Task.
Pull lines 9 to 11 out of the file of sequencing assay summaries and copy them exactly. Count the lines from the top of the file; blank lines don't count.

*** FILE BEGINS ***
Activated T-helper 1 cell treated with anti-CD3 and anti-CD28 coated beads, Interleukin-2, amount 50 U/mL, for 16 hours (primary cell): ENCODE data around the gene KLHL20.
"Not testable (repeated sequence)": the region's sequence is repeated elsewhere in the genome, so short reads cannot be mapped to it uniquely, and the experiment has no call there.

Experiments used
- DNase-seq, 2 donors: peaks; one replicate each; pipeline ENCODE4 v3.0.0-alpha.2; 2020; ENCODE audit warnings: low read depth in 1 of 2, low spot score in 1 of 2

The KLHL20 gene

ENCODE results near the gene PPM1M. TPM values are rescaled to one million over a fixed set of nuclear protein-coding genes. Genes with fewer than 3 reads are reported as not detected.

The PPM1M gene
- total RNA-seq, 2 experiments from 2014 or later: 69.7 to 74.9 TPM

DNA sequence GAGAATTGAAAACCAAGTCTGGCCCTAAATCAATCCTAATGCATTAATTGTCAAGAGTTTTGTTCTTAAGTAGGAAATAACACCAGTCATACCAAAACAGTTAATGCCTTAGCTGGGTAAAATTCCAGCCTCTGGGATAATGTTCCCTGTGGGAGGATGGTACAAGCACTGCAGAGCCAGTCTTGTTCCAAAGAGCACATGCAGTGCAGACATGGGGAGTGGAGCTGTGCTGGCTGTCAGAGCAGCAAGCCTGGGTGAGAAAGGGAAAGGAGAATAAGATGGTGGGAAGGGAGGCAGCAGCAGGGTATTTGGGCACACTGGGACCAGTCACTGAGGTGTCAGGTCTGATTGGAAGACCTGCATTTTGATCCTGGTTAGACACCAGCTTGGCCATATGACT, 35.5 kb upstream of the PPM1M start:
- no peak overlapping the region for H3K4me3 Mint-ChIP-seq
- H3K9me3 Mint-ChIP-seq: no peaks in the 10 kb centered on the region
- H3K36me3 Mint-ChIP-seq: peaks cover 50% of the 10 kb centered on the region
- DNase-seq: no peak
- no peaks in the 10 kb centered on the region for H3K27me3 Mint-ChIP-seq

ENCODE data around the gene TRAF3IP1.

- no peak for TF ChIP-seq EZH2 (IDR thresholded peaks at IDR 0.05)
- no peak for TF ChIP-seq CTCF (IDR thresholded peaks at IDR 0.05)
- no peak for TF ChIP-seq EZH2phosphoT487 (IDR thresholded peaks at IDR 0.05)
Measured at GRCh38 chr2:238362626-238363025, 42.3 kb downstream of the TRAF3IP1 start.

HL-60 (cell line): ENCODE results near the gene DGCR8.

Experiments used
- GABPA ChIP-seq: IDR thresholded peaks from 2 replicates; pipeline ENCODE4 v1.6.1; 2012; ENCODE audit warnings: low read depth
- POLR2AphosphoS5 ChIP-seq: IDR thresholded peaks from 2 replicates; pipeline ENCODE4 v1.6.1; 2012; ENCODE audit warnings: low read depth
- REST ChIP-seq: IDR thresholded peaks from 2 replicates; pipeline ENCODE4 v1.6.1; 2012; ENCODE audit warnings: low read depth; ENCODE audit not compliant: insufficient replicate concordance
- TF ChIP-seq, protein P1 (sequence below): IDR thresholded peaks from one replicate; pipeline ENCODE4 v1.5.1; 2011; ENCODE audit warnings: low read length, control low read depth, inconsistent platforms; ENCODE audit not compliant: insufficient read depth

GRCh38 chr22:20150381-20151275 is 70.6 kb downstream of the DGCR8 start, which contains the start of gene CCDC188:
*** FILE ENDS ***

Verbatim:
DNA sequence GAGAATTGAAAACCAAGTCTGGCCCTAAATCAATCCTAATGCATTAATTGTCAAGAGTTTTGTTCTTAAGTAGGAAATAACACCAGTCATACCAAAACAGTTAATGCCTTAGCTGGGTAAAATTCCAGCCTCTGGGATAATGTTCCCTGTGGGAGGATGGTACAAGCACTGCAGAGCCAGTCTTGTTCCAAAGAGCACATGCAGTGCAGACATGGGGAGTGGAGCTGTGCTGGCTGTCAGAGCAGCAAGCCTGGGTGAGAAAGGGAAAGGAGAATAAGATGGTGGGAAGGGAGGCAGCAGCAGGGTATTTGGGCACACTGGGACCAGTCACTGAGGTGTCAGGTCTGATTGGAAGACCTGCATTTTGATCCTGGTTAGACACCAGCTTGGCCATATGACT, 35.5 kb upstream of the PPM1M start:
- no peak overlapping the region for H3K4me3 Mint-ChIP-seq
- H3K9me3 Mint-ChIP-seq: no peaks in the 10 kb centered on the region